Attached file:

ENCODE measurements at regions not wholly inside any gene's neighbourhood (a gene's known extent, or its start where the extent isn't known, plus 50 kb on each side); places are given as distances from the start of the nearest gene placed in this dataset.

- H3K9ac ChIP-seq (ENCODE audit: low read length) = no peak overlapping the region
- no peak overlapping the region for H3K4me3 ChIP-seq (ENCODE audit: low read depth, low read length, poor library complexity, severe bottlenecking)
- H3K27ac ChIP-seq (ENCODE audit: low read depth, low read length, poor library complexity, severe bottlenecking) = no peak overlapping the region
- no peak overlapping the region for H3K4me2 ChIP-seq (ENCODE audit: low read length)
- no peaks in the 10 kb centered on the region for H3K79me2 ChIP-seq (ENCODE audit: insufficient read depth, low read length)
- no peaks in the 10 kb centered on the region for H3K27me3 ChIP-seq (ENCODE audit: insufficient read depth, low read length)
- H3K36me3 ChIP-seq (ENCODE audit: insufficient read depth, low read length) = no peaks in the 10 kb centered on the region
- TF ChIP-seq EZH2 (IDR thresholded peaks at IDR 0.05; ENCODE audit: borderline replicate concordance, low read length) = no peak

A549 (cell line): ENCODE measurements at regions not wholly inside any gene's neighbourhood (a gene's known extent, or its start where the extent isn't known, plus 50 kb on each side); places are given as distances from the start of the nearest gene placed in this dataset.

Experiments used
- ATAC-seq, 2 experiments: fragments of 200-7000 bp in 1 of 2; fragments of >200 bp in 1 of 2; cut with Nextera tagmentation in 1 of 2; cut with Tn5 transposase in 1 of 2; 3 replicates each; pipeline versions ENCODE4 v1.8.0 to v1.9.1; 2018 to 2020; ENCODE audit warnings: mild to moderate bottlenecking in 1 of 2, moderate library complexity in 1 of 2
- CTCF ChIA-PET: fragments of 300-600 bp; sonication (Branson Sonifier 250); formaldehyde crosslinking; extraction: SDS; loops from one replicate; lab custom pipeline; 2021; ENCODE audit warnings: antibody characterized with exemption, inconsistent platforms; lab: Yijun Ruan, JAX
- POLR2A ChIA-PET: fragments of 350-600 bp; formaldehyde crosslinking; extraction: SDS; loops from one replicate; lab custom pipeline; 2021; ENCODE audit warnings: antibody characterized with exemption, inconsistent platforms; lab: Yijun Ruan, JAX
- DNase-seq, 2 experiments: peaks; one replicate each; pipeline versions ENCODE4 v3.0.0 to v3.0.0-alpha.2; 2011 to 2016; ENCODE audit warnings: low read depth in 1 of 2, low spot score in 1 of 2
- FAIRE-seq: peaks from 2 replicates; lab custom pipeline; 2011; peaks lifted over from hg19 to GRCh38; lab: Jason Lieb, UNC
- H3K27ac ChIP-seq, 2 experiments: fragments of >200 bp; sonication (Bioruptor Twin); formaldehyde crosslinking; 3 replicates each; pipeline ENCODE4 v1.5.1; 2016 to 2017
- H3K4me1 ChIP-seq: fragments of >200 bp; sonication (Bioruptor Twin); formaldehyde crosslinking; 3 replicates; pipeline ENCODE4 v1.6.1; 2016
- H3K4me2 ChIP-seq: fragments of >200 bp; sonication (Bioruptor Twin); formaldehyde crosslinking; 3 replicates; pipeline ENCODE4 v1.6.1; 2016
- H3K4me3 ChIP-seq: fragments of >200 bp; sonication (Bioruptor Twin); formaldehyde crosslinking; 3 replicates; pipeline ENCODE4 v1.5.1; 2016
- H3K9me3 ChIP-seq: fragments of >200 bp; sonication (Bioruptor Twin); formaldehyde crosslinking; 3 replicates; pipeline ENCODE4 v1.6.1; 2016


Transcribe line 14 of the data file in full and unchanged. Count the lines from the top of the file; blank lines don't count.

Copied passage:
- POLR2A ChIA-PET: fragments of 350-600 bp; formaldehyde crosslinking; extraction: SDS; loops from one replicate; lab custom pipeline; 2021; ENCODE audit warnings: antibody characterized with exemption, inconsistent platforms; lab: Yijun Ruan, JAX